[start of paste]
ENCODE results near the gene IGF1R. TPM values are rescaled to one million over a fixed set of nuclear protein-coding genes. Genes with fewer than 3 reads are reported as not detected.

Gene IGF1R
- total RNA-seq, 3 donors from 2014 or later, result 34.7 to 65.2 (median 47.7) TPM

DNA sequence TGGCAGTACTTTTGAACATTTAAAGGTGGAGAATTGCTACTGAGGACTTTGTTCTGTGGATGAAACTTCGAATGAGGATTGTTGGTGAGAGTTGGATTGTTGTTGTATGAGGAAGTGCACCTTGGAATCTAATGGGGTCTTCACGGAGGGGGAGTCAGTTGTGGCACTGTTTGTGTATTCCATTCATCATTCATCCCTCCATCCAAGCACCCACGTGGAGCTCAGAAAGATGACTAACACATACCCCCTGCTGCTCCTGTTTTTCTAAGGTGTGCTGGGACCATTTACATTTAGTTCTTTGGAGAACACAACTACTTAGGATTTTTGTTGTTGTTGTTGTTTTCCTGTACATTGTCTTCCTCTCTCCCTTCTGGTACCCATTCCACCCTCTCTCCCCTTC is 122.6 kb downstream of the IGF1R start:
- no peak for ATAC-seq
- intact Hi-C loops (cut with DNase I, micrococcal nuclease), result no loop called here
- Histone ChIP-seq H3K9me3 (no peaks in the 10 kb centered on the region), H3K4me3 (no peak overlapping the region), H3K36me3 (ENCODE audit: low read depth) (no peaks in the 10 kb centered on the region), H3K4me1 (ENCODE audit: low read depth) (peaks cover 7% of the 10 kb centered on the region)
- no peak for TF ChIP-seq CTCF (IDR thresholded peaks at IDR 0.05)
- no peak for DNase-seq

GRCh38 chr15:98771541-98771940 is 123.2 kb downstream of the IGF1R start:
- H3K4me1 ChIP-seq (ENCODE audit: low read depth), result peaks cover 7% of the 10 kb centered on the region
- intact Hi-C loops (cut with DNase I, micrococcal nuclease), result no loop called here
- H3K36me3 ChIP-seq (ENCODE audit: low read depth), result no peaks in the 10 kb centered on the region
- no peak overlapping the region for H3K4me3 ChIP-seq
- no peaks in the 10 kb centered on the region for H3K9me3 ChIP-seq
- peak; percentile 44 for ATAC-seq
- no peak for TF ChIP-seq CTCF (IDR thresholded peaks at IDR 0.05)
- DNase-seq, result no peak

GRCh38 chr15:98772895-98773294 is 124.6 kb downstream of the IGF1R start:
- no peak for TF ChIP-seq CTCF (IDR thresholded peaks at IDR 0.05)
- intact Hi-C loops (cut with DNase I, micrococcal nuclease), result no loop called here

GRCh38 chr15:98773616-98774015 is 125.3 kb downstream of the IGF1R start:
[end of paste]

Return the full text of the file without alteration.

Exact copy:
ENCODE results near the gene IGF1R. TPM values are rescaled to one million over a fixed set of nuclear protein-coding genes. Genes with fewer than 3 reads are reported as not detected.

Gene IGF1R
- total RNA-seq, 3 donors from 2014 or later, result 34.7 to 65.2 (median 47.7) TPM

DNA sequence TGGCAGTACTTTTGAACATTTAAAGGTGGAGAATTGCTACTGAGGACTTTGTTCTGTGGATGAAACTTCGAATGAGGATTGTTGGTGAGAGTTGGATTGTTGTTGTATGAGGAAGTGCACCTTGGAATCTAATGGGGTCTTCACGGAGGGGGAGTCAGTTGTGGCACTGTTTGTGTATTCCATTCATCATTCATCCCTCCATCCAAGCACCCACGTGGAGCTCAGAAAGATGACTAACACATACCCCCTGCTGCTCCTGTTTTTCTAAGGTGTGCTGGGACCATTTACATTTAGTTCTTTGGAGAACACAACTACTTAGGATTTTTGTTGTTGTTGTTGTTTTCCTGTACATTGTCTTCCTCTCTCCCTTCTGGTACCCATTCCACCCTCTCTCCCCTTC is 122.6 kb downstream of the IGF1R start:
- no peak for ATAC-seq
- intact Hi-C loops (cut with DNase I, micrococcal nuclease), result no loop called here
- Histone ChIP-seq H3K9me3 (no peaks in the 10 kb centered on the region), H3K4me3 (no peak overlapping the region), H3K36me3 (ENCODE audit: low read depth) (no peaks in the 10 kb centered on the region), H3K4me1 (ENCODE audit: low read depth) (peaks cover 7% of the 10 kb centered on the region)
- no peak for TF ChIP-seq CTCF (IDR thresholded peaks at IDR 0.05)
- no peak for DNase-seq

GRCh38 chr15:98771541-98771940 is 123.2 kb downstream of the IGF1R start:
- H3K4me1 ChIP-seq (ENCODE audit: low read depth), result peaks cover 7% of the 10 kb centered on the region
- intact Hi-C loops (cut with DNase I, micrococcal nuclease), result no loop called here
- H3K36me3 ChIP-seq (ENCODE audit: low read depth), result no peaks in the 10 kb centered on the region
- no peak overlapping the region for H3K4me3 ChIP-seq
- no peaks in the 10 kb centered on the region for H3K9me3 ChIP-seq
- peak; percentile 44 for ATAC-seq
- no peak for TF ChIP-seq CTCF (IDR thresholded peaks at IDR 0.05)
- DNase-seq, result no peak

GRCh38 chr15:98772895-98773294 is 124.6 kb downstream of the IGF1R start:
- no peak for TF ChIP-seq CTCF (IDR thresholded peaks at IDR 0.05)
- intact Hi-C loops (cut with DNase I, micrococcal nuclease), result no loop called here

GRCh38 chr15:98773616-98774015 is 125.3 kb downstream of the IGF1R start: